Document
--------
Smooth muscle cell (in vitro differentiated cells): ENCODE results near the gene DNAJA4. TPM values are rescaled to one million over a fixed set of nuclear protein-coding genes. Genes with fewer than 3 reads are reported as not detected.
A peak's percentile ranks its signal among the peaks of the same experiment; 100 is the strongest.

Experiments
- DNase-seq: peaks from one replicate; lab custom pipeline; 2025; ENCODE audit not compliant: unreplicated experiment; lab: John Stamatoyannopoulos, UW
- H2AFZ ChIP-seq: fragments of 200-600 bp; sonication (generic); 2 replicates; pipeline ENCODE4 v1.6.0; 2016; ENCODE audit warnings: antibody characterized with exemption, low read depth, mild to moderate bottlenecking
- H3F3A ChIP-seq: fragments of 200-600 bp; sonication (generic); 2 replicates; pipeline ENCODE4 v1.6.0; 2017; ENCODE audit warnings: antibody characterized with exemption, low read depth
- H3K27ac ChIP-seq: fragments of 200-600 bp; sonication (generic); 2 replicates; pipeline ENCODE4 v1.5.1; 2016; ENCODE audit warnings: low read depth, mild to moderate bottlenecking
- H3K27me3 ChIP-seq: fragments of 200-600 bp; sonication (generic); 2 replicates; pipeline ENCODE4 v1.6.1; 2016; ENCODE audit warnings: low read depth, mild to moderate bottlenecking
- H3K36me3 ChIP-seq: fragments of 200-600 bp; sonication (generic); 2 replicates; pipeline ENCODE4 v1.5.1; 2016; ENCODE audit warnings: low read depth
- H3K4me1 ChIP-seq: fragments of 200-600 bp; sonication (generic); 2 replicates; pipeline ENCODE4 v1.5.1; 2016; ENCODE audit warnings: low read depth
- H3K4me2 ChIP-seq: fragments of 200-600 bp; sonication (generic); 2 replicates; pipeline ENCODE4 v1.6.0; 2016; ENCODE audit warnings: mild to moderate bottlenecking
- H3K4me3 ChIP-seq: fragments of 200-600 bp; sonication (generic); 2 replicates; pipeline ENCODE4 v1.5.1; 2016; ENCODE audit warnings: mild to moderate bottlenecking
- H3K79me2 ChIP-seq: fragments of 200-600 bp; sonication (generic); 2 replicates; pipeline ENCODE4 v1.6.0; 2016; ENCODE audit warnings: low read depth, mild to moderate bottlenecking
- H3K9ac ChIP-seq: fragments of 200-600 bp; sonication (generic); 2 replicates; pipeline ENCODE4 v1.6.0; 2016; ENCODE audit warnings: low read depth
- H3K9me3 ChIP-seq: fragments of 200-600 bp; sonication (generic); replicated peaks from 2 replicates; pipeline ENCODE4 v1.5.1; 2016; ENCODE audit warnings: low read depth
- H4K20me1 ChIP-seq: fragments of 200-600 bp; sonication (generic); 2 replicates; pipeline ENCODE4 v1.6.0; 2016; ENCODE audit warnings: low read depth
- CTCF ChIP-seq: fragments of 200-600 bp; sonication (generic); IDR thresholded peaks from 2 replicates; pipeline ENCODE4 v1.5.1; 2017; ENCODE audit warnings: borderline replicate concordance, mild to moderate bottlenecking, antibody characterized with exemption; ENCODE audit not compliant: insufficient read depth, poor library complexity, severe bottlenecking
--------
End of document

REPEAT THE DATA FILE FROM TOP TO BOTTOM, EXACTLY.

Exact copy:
Smooth muscle cell (in vitro differentiated cells): ENCODE results near the gene DNAJA4. TPM values are rescaled to one million over a fixed set of nuclear protein-coding genes. Genes with fewer than 3 reads are reported as not detected.
A peak's percentile ranks its signal among the peaks of the same experiment; 100 is the strongest.

Experiments
- DNase-seq: peaks from one replicate; lab custom pipeline; 2025; ENCODE audit not compliant: unreplicated experiment; lab: John Stamatoyannopoulos, UW
- H2AFZ ChIP-seq: fragments of 200-600 bp; sonication (generic); 2 replicates; pipeline ENCODE4 v1.6.0; 2016; ENCODE audit warnings: antibody characterized with exemption, low read depth, mild to moderate bottlenecking
- H3F3A ChIP-seq: fragments of 200-600 bp; sonication (generic); 2 replicates; pipeline ENCODE4 v1.6.0; 2017; ENCODE audit warnings: antibody characterized with exemption, low read depth
- H3K27ac ChIP-seq: fragments of 200-600 bp; sonication (generic); 2 replicates; pipeline ENCODE4 v1.5.1; 2016; ENCODE audit warnings: low read depth, mild to moderate bottlenecking
- H3K27me3 ChIP-seq: fragments of 200-600 bp; sonication (generic); 2 replicates; pipeline ENCODE4 v1.6.1; 2016; ENCODE audit warnings: low read depth, mild to moderate bottlenecking
- H3K36me3 ChIP-seq: fragments of 200-600 bp; sonication (generic); 2 replicates; pipeline ENCODE4 v1.5.1; 2016; ENCODE audit warnings: low read depth
- H3K4me1 ChIP-seq: fragments of 200-600 bp; sonication (generic); 2 replicates; pipeline ENCODE4 v1.5.1; 2016; ENCODE audit warnings: low read depth
- H3K4me2 ChIP-seq: fragments of 200-600 bp; sonication (generic); 2 replicates; pipeline ENCODE4 v1.6.0; 2016; ENCODE audit warnings: mild to moderate bottlenecking
- H3K4me3 ChIP-seq: fragments of 200-600 bp; sonication (generic); 2 replicates; pipeline ENCODE4 v1.5.1; 2016; ENCODE audit warnings: mild to moderate bottlenecking
- H3K79me2 ChIP-seq: fragments of 200-600 bp; sonication (generic); 2 replicates; pipeline ENCODE4 v1.6.0; 2016; ENCODE audit warnings: low read depth, mild to moderate bottlenecking
- H3K9ac ChIP-seq: fragments of 200-600 bp; sonication (generic); 2 replicates; pipeline ENCODE4 v1.6.0; 2016; ENCODE audit warnings: low read depth
- H3K9me3 ChIP-seq: fragments of 200-600 bp; sonication (generic); replicated peaks from 2 replicates; pipeline ENCODE4 v1.5.1; 2016; ENCODE audit warnings: low read depth
- H4K20me1 ChIP-seq: fragments of 200-600 bp; sonication (generic); 2 replicates; pipeline ENCODE4 v1.6.0; 2016; ENCODE audit warnings: low read depth
- CTCF ChIP-seq: fragments of 200-600 bp; sonication (generic); IDR thresholded peaks from 2 replicates; pipeline ENCODE4 v1.5.1; 2017; ENCODE audit warnings: borderline replicate concordance, mild to moderate bottlenecking, antibody characterized with exemption; ENCODE audit not compliant: insufficient read depth, poor library complexity, severe bottlenecking